1 (edited by paul 2019-Jan-05 12:47:27)

Topic: Knee angles

Hey,

So I'm doing this sports science assignment and I got a bit confused. I'm measuring knee angles. The thing is that the deeper the person squats down, the smaller the angle is. As you can see in pic 1, the angle is 64.

https://cdn1.imggmi.com/uploads/2019/1/5/1ca3de03e5e5b5513d1c82dfdf960f2b-full.jpg

In pic 2 (look at the post below) you can see that the less you squat down, the bigger the angle is. In this case it's 93.


My question is: WHY DO I NEED TO SUBTRACT THE ANGLE FROM 180?

In pic 1 the answer would be 180-64= 116. The knee angle is equal 116.
In pic 2 180-93= 87

But why do I need to subtract? Can someone properly explain?

Sorry if this sounds like a stupid question but I'm confused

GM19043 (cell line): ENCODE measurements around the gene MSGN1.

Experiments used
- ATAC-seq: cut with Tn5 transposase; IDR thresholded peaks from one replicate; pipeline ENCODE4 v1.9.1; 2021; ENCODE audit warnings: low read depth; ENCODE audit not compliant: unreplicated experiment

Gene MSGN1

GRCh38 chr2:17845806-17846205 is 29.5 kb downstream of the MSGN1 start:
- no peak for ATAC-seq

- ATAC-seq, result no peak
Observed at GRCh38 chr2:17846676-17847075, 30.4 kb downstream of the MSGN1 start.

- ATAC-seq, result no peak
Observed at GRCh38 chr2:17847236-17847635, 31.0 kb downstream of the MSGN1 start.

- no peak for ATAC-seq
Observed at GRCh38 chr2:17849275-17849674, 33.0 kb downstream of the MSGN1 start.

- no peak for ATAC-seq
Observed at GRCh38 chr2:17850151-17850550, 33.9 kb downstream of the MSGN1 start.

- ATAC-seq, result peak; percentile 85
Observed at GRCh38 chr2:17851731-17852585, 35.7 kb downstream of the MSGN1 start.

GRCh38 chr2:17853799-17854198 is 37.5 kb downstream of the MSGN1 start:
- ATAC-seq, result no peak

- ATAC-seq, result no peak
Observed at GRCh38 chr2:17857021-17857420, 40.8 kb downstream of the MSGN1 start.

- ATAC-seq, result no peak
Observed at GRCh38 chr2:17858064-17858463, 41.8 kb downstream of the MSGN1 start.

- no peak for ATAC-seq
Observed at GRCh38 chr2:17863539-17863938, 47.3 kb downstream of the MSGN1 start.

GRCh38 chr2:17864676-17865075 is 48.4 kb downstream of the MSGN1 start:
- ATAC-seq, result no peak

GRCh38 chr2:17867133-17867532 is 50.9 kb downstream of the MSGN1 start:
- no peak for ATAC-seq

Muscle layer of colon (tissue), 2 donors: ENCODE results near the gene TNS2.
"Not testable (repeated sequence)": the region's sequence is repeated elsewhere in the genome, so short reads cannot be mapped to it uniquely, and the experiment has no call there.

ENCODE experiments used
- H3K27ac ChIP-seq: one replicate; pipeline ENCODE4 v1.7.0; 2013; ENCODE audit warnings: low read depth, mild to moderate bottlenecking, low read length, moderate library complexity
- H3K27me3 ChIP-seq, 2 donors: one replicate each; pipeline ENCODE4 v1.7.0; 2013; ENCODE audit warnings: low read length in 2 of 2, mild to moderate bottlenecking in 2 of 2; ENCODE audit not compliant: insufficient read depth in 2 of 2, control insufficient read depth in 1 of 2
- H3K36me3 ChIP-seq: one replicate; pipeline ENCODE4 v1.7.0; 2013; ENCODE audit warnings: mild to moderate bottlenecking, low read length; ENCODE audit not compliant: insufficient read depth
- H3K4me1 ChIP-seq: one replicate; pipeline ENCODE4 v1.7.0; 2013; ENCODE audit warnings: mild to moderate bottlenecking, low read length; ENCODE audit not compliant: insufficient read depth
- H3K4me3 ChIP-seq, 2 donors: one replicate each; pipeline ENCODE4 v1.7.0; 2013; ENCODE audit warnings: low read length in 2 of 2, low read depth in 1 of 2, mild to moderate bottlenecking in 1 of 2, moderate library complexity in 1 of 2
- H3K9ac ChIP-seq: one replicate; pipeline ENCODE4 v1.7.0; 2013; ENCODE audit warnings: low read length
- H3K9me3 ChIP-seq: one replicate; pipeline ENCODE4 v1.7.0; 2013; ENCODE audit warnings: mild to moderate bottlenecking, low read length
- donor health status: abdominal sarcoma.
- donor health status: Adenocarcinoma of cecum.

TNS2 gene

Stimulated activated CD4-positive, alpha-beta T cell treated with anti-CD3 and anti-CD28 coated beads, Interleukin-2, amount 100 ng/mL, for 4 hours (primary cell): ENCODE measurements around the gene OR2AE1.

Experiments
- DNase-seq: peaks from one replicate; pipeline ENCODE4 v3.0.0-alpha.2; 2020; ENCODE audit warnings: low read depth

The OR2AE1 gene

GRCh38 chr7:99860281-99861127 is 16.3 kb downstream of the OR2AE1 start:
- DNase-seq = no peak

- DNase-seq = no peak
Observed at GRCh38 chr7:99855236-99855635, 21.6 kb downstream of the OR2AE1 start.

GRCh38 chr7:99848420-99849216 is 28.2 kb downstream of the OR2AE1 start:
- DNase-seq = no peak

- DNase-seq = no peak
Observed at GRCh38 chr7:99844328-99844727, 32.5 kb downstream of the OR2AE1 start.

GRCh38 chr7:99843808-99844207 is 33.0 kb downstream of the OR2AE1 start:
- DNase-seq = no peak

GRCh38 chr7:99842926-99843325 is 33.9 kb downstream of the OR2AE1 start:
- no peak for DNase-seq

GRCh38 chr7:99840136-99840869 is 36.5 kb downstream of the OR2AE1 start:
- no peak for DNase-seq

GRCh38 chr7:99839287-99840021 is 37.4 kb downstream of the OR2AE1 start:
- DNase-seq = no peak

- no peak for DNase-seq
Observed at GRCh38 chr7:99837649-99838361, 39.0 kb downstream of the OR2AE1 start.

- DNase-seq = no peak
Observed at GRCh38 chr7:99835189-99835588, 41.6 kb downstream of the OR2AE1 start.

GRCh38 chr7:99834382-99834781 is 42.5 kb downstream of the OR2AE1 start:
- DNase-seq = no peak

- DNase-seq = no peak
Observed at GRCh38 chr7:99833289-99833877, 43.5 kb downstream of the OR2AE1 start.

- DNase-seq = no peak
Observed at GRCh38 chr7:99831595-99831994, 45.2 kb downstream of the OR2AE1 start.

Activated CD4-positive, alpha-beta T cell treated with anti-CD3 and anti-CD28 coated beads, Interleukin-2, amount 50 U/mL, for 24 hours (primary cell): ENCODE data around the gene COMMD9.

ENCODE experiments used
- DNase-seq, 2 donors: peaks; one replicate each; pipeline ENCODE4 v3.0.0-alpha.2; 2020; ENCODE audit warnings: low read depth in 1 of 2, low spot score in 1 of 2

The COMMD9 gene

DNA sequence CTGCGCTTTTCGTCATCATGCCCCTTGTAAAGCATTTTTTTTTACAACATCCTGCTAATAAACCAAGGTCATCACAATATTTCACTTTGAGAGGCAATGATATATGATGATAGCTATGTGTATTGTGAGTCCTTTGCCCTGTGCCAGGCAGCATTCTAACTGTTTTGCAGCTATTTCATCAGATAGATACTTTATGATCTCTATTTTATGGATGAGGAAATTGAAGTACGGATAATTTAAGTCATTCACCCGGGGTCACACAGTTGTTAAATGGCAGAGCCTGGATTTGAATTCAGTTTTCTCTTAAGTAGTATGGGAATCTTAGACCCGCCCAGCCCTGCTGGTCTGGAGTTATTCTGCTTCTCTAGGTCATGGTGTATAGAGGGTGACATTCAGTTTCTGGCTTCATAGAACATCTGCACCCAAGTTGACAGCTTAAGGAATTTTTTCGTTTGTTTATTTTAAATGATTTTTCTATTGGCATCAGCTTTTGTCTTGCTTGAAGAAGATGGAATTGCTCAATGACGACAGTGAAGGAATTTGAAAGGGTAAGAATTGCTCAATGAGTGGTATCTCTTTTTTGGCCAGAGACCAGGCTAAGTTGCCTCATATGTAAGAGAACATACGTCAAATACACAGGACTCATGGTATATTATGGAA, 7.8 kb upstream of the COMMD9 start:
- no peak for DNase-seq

Re: Knee angles

Pic 2

https://cdn1.imggmi.com/uploads/2019/1/5/ee5406a5765a3de00b5cbddce6efa1e2-full.jpg

Re: Knee angles

Hi,
Please consider using the latest beta version from the download page, the angle tool is more versatile now and has a "supplementary angle" option that you can toggle in the menu which will give you the supplement to 180°.
You can also use the goniometer tool for a similar result to what you want.

The angles shown in the pictures are the actual angles formed by the two segments you put the angle on. Without more context the tool doesn't know anything else. Anatomical angles have various definitions depending on what is considered the anatomical rest position for the joint considered, in your case the 0° reference is when the leg is fully extended, so what you want to measure is the angle of the flexed leg relatively to the extended leg. This would not necessarily be the case if you wanted to measure the angle between the trunk and the thigh for example. It all depends on what is meant by 0° and in which direction the angle progresses.

See this image of the goniometer tool:
https://www.kinovea.org/screencaps/features/0827-goniometer2.png

The dashed line extending the horizontal leg of the angle would be your anatomical reference.